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Possible Workflows:

Export results to Excel and ask system owners what the HELL is going on:
The ExtraHop platform includes a search appliance that allows you to export the results of the segmentation audit to a spreadsheet. This can be attached to an email to the system owners or CSIRT team to find out what is going on with those unauthorized transactions. In the search grid below, what you see is a mapping of all transactions that were not previously declared as safe.

(FYI, the “Other” protocol is typically tunnel based traffic such as ICMP or GRE)

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SIEM Integration:
The ODS feature of the ExtraHop platform can send protocol violations to your SIEM workflow. As most CSRIT responses are tied to some sort of SIEM and ExtraHop can thread wire data surveillance into those workflows seamlessly.

Slack updates:
If you have a distributed SECOPS team or you want the flexibility of creating a Slack channel and assigning resource to watch it, the ability to leverage RESTFUL API’s to allow integration with other tools can greatly enhance the agility and effectiveness of your security incident response teams. Below you see an example of sending a link to the alert or the actual alert itself into a slack channel. In our example above, if you are a member of the PCI team or on the governance side of the house (or both for that matter) you can easily collaborate here. In the scenario below, the INFOSEC resource can actually chat with the system owner to find out if this is, in fact, suspicious activity. The majority of crimes that result in arrest do so as a result of a citizen calling the police and the two working together to determine if a crime has been committed. Sadly this dynamic doesn’t exist in IT today, we are creating it for you below (Alerts are sent within a few milliseconds).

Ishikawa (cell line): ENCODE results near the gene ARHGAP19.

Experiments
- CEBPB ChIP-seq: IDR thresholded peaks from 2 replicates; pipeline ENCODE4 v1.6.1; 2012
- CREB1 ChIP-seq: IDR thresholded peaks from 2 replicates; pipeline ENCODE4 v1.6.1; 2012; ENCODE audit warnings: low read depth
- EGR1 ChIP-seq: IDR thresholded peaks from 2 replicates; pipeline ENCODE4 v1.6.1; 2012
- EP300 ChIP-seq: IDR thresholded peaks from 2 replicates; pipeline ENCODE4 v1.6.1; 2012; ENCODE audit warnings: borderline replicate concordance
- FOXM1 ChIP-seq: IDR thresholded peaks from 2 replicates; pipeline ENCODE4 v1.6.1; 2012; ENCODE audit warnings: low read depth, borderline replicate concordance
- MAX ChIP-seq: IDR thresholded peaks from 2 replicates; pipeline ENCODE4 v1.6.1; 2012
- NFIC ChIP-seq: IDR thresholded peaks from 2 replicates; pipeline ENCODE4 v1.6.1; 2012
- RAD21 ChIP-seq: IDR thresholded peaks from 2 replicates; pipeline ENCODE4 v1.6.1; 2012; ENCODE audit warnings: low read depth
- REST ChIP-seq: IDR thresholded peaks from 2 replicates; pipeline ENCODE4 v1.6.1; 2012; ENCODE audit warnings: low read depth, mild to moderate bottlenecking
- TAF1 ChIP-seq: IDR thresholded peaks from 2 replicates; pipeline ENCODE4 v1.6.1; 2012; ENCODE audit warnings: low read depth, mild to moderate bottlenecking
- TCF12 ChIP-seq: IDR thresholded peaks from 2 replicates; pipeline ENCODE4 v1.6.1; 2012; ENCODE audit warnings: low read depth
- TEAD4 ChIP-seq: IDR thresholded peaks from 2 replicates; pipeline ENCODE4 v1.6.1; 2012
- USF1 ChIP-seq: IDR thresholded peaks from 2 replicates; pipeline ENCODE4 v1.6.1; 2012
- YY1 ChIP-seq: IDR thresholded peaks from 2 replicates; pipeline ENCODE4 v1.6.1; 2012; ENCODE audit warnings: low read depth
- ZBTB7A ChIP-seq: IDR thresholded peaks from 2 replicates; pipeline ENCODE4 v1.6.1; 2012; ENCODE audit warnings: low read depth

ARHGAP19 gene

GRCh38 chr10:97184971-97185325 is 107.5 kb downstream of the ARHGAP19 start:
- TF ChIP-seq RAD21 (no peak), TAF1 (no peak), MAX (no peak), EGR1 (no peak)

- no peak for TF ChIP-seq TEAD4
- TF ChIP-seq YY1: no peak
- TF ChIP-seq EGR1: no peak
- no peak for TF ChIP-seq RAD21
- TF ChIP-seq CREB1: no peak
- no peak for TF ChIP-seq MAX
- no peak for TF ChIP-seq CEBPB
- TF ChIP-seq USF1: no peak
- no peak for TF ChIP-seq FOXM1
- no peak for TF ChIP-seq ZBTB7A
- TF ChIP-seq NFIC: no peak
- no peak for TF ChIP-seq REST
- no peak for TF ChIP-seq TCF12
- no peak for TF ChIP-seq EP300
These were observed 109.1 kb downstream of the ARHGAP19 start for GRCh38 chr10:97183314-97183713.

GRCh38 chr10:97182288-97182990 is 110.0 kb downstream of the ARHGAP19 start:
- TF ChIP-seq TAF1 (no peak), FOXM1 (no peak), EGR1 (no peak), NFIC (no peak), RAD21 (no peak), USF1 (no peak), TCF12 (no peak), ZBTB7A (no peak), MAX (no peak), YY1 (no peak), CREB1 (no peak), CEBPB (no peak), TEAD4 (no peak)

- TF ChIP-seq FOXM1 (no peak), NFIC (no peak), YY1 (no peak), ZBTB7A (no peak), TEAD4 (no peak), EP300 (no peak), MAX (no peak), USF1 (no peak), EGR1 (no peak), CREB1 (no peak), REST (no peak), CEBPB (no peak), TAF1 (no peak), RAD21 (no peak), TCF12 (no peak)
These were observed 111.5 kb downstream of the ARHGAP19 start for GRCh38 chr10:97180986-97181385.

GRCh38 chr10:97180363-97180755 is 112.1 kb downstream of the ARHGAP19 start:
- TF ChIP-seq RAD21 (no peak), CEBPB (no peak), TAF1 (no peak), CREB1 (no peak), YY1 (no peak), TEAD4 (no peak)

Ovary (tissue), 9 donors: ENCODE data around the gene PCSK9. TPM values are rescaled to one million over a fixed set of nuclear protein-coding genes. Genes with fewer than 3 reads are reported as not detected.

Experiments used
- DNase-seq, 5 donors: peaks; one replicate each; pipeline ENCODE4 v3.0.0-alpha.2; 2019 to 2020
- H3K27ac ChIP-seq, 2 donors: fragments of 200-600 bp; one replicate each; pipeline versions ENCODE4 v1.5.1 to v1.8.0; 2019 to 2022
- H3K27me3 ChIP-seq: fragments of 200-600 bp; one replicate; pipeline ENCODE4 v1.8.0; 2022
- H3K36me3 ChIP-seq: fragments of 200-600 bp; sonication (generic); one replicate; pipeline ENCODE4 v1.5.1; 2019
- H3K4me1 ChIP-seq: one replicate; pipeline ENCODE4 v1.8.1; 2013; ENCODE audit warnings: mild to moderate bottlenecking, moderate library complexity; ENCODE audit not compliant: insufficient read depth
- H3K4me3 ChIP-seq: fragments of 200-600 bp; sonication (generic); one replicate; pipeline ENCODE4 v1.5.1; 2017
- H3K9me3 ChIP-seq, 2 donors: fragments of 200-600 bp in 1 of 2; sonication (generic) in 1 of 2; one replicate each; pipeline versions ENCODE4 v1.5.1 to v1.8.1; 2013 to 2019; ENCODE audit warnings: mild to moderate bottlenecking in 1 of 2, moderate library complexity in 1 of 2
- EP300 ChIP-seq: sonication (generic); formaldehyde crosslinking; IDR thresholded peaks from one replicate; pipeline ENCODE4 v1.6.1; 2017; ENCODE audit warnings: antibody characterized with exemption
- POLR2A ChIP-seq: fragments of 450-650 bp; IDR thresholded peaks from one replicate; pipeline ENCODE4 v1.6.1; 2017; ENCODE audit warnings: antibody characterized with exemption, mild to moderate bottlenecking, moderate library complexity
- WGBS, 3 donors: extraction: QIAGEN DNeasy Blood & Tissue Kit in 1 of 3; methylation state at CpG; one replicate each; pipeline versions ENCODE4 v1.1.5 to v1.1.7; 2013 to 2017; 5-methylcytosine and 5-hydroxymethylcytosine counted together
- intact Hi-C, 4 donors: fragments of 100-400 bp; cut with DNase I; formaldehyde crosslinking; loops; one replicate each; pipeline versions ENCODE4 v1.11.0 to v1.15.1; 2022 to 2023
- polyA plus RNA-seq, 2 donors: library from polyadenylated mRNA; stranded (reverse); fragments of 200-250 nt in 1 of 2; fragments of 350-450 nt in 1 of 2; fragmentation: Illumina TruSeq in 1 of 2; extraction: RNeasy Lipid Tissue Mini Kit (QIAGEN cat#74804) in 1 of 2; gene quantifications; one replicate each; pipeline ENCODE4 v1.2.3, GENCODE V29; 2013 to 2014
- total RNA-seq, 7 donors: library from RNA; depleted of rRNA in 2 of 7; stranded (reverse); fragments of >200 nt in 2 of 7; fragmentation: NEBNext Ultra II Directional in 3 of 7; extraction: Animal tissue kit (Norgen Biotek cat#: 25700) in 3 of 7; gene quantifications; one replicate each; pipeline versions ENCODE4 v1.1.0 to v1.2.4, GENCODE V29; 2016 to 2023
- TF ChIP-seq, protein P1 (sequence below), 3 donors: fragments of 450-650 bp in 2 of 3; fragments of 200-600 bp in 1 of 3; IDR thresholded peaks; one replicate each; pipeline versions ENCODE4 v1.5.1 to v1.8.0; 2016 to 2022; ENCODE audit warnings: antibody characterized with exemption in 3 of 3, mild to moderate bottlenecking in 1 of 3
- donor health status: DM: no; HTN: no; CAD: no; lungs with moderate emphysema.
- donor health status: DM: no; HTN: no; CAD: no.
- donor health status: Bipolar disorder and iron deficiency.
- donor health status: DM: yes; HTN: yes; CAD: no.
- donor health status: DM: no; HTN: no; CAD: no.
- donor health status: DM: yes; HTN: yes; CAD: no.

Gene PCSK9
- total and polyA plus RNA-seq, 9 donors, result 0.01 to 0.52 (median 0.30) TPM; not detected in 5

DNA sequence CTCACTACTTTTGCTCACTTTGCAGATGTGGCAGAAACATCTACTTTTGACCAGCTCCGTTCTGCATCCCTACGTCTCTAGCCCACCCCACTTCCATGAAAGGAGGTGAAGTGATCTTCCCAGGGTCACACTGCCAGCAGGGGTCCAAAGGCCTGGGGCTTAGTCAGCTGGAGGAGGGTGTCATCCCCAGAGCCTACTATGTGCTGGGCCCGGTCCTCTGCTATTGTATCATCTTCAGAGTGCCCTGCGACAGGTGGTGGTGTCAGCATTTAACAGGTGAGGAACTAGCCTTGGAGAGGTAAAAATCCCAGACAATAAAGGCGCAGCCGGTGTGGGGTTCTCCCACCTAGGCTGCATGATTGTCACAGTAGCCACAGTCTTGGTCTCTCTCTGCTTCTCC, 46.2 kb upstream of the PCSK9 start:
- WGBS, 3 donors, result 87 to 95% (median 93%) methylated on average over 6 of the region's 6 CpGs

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Tetration Nation:
One big announcement last week at Cisco Live was the ExtraHop integration with Cisco’s Tetration product. Below you see an example of how the ExtraHop platform handles a Ransomware outbreak. The workflow for protocol violations is the same, should the Discover appliance observe unauthorized communications, the traffic can be tagged and sent to the Cisco Security Policy Management engine where policies can be enforced.

Conclusion:
One of the battle-cry’s for security in 2017 has been the need to simplify security. Top-down device discovery simply does not work and leaves room for bad actors as well as insider threats to work in the dark. A foundational security practice that includes passive device discovery provides the ground-up approach to security that can then lay the ground work for building a much more stable security practice. Distilling communications down to who is talking to who and is it authorized or not has been impossible for far too long. Leveraging ExtraHop’s segment auditing capabilities positions you to know, within milliseconds, when a system is operating outside its normal pre-defined parameters. When coupled with ExtraHop Addy you can obtain full-circle visibility 24×7.

Thanks for reading

John M. Smith